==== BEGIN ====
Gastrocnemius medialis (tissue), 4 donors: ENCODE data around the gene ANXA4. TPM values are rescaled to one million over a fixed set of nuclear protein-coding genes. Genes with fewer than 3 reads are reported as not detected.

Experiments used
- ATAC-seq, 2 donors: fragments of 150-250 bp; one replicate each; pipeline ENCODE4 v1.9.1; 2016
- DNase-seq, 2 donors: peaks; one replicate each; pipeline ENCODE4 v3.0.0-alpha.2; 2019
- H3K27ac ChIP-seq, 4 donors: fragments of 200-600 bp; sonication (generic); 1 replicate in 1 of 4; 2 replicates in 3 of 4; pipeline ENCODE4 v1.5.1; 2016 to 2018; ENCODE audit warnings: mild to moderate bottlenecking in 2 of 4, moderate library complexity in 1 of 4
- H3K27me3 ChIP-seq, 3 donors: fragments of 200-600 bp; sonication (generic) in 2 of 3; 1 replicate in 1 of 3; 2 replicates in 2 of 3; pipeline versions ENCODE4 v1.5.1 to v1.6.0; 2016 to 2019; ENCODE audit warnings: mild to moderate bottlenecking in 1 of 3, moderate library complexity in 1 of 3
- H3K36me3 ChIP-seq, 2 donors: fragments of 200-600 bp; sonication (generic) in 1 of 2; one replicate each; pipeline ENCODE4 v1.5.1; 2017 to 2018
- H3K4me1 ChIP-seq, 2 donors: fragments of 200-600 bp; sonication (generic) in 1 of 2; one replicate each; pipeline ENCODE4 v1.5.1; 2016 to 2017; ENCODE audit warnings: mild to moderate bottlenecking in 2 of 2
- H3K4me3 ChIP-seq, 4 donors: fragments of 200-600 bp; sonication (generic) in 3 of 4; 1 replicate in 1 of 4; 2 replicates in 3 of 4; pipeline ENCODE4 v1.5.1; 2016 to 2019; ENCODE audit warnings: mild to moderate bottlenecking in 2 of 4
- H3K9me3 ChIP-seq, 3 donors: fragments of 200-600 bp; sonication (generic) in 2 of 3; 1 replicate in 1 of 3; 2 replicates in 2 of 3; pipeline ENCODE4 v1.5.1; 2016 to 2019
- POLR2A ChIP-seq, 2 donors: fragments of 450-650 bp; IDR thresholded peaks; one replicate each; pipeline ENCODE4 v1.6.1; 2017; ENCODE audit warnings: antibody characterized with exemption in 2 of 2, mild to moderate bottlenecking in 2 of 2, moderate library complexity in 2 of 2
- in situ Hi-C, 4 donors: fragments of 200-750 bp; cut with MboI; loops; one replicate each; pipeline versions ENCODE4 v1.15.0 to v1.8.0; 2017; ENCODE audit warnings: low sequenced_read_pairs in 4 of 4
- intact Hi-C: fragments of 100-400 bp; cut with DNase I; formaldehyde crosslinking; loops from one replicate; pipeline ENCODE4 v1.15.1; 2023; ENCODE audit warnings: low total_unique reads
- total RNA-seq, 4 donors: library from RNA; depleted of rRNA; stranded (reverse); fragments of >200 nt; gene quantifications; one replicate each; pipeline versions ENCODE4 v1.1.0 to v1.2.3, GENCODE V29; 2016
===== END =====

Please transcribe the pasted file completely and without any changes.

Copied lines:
Gastrocnemius medialis (tissue), 4 donors: ENCODE data around the gene ANXA4. TPM values are rescaled to one million over a fixed set of nuclear protein-coding genes. Genes with fewer than 3 reads are reported as not detected.

Experiments used
- ATAC-seq, 2 donors: fragments of 150-250 bp; one replicate each; pipeline ENCODE4 v1.9.1; 2016
- DNase-seq, 2 donors: peaks; one replicate each; pipeline ENCODE4 v3.0.0-alpha.2; 2019
- H3K27ac ChIP-seq, 4 donors: fragments of 200-600 bp; sonication (generic); 1 replicate in 1 of 4; 2 replicates in 3 of 4; pipeline ENCODE4 v1.5.1; 2016 to 2018; ENCODE audit warnings: mild to moderate bottlenecking in 2 of 4, moderate library complexity in 1 of 4
- H3K27me3 ChIP-seq, 3 donors: fragments of 200-600 bp; sonication (generic) in 2 of 3; 1 replicate in 1 of 3; 2 replicates in 2 of 3; pipeline versions ENCODE4 v1.5.1 to v1.6.0; 2016 to 2019; ENCODE audit warnings: mild to moderate bottlenecking in 1 of 3, moderate library complexity in 1 of 3
- H3K36me3 ChIP-seq, 2 donors: fragments of 200-600 bp; sonication (generic) in 1 of 2; one replicate each; pipeline ENCODE4 v1.5.1; 2017 to 2018
- H3K4me1 ChIP-seq, 2 donors: fragments of 200-600 bp; sonication (generic) in 1 of 2; one replicate each; pipeline ENCODE4 v1.5.1; 2016 to 2017; ENCODE audit warnings: mild to moderate bottlenecking in 2 of 2
- H3K4me3 ChIP-seq, 4 donors: fragments of 200-600 bp; sonication (generic) in 3 of 4; 1 replicate in 1 of 4; 2 replicates in 3 of 4; pipeline ENCODE4 v1.5.1; 2016 to 2019; ENCODE audit warnings: mild to moderate bottlenecking in 2 of 4
- H3K9me3 ChIP-seq, 3 donors: fragments of 200-600 bp; sonication (generic) in 2 of 3; 1 replicate in 1 of 3; 2 replicates in 2 of 3; pipeline ENCODE4 v1.5.1; 2016 to 2019
- POLR2A ChIP-seq, 2 donors: fragments of 450-650 bp; IDR thresholded peaks; one replicate each; pipeline ENCODE4 v1.6.1; 2017; ENCODE audit warnings: antibody characterized with exemption in 2 of 2, mild to moderate bottlenecking in 2 of 2, moderate library complexity in 2 of 2
- in situ Hi-C, 4 donors: fragments of 200-750 bp; cut with MboI; loops; one replicate each; pipeline versions ENCODE4 v1.15.0 to v1.8.0; 2017; ENCODE audit warnings: low sequenced_read_pairs in 4 of 4
- intact Hi-C: fragments of 100-400 bp; cut with DNase I; formaldehyde crosslinking; loops from one replicate; pipeline ENCODE4 v1.15.1; 2023; ENCODE audit warnings: low total_unique reads
- total RNA-seq, 4 donors: library from RNA; depleted of rRNA; stranded (reverse); fragments of >200 nt; gene quantifications; one replicate each; pipeline versions ENCODE4 v1.1.0 to v1.2.3, GENCODE V29; 2016